When someone in the state of Missouri is arrested and charged with a crime in a state court, that charge is based on the violation of a state law. Criminal laws in Missouri cover a wide range of topics and were last updated in 1979. If some Missouri lawmakers get their way however, the criminal code will be updated soon. A 1,100 page bill regarding the matter is currently being debated.
Because the bill covers so many different types of crimes, if it is adopted, residents of the state of Missouri who in the future are charged with a crime could find that their case is handled differently by their attorneys than it would have been in the past. Though the bill undoubtedly makes a lot of changes, some are likely of more interest to readers than others. Some that are worth pointing out involve drug charges. For example under the bill, those found guilty of felony drug possession would face a maximum sentence of four years as opposed to the current seven year sentence. In addition, individuals in possession of marijuana totaling 35 grams or less, and who are first-time offenders, would no longer potentially face time in jail.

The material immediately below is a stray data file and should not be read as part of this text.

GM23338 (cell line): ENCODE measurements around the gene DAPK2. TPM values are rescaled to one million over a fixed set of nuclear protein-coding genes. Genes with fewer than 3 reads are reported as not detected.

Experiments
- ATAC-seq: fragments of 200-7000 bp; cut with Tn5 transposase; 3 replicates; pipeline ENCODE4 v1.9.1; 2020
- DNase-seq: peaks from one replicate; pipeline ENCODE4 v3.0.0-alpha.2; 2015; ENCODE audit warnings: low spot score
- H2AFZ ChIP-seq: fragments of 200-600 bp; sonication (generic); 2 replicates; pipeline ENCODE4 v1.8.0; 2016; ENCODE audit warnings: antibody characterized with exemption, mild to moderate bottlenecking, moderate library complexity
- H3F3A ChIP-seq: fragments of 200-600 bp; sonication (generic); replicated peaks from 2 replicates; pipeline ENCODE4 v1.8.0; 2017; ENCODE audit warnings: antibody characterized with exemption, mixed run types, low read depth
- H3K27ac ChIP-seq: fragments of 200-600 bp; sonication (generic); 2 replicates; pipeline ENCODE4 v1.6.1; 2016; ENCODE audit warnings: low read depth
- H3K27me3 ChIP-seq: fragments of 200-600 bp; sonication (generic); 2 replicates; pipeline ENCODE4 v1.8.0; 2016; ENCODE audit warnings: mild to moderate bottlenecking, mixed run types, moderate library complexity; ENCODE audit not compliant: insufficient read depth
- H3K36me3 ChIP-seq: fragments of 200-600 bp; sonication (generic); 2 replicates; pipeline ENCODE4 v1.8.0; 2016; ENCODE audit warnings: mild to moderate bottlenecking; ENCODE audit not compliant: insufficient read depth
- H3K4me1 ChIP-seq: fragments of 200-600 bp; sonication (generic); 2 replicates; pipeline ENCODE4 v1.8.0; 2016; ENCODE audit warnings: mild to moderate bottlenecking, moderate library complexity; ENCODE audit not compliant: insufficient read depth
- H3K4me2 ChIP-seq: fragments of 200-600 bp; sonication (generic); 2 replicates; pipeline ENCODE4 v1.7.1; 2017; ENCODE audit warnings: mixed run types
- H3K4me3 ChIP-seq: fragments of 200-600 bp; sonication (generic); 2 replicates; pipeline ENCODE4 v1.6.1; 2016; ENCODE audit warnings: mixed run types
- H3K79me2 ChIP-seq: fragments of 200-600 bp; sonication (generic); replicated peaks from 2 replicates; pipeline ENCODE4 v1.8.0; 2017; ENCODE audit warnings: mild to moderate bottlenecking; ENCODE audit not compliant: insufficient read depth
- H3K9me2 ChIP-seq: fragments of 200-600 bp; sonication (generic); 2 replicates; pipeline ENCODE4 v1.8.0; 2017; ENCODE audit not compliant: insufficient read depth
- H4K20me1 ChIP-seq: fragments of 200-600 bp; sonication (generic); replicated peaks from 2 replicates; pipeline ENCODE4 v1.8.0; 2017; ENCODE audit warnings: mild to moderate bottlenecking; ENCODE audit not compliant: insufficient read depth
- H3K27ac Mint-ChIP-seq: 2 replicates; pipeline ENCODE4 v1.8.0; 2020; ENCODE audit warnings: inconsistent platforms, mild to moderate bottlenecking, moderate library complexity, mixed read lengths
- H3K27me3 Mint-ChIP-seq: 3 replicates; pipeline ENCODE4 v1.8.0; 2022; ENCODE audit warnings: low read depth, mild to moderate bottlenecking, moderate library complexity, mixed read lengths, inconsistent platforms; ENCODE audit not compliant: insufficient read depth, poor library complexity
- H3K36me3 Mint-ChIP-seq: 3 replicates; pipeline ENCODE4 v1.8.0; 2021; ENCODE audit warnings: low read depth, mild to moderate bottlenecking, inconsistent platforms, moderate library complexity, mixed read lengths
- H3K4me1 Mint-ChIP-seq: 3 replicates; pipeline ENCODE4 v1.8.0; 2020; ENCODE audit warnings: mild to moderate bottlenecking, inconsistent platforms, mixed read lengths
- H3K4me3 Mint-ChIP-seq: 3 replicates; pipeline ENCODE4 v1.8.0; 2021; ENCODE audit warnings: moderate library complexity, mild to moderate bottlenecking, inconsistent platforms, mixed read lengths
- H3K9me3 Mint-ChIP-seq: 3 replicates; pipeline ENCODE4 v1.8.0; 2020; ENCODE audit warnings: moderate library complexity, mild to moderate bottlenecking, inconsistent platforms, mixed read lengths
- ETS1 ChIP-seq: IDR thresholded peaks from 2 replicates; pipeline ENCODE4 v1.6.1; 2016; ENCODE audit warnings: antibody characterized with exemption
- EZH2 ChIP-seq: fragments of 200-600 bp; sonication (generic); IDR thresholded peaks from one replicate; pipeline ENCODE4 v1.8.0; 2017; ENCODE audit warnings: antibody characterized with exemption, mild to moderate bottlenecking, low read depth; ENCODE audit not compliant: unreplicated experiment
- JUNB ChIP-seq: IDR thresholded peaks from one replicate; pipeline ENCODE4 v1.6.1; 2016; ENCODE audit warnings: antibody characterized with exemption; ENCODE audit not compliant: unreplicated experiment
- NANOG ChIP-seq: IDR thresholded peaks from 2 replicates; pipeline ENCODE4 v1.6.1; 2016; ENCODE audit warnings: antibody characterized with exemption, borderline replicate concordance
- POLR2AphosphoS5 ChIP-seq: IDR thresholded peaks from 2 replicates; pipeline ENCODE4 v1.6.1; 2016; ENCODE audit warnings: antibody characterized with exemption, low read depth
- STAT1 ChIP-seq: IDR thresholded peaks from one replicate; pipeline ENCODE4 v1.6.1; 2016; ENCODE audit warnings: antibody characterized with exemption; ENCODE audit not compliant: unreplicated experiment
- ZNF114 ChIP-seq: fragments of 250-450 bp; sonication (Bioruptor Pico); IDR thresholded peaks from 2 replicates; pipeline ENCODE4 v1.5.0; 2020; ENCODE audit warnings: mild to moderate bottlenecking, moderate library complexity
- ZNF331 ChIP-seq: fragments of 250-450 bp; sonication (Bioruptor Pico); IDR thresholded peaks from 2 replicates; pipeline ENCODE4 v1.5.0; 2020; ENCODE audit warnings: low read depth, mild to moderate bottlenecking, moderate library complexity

Other things the current form of the bill does include:
- Strengthen penalties for the crime of involuntary manslaughter while driving drunk.
- Rename and re-organize some crimes.
- Create new classes of felonies and misdemeanors.
It is always a good idea to work with a criminal defense lawyer when facing criminal charges. Should this legislation pass and become law this would be even more important since navigating the changes could have a bearing on the outcome of the case. Whether the bill is passed depends on the actions of many legislators. We will provide updates on the matter as they become available.
Source: KMOV, "Missouri Senate begins criminal code debate," Jordan Shapiro, March 16, 2014